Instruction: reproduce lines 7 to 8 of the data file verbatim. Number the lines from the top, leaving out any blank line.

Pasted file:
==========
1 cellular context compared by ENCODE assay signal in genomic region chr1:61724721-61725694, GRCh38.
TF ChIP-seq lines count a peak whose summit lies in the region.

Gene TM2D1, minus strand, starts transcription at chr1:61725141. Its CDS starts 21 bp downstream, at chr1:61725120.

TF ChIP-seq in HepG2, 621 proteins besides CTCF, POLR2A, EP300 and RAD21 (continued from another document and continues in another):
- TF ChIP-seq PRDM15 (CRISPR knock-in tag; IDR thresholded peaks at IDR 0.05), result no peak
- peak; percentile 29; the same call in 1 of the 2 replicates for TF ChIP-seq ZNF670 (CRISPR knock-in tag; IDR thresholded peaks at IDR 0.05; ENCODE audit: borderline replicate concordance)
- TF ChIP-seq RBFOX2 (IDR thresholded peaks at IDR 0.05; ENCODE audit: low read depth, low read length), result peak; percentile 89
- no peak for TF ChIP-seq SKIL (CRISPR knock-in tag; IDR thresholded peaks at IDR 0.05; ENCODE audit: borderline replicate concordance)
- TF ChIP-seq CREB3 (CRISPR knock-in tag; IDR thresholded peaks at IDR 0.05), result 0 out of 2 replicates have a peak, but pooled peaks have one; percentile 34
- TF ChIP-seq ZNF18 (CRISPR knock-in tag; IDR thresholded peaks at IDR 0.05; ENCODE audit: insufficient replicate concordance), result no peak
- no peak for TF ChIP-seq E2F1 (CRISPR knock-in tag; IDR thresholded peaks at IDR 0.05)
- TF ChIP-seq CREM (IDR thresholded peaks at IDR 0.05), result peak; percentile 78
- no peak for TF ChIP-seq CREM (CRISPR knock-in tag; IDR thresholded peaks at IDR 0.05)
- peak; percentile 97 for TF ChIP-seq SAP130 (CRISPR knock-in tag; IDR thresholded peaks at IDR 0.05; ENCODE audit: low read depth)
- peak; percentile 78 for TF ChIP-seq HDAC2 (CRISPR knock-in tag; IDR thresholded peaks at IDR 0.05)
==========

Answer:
- TF ChIP-seq RBFOX2 (IDR thresholded peaks at IDR 0.05; ENCODE audit: low read depth, low read length), result peak; percentile 89
- no peak for TF ChIP-seq SKIL (CRISPR knock-in tag; IDR thresholded peaks at IDR 0.05; ENCODE audit: borderline replicate concordance)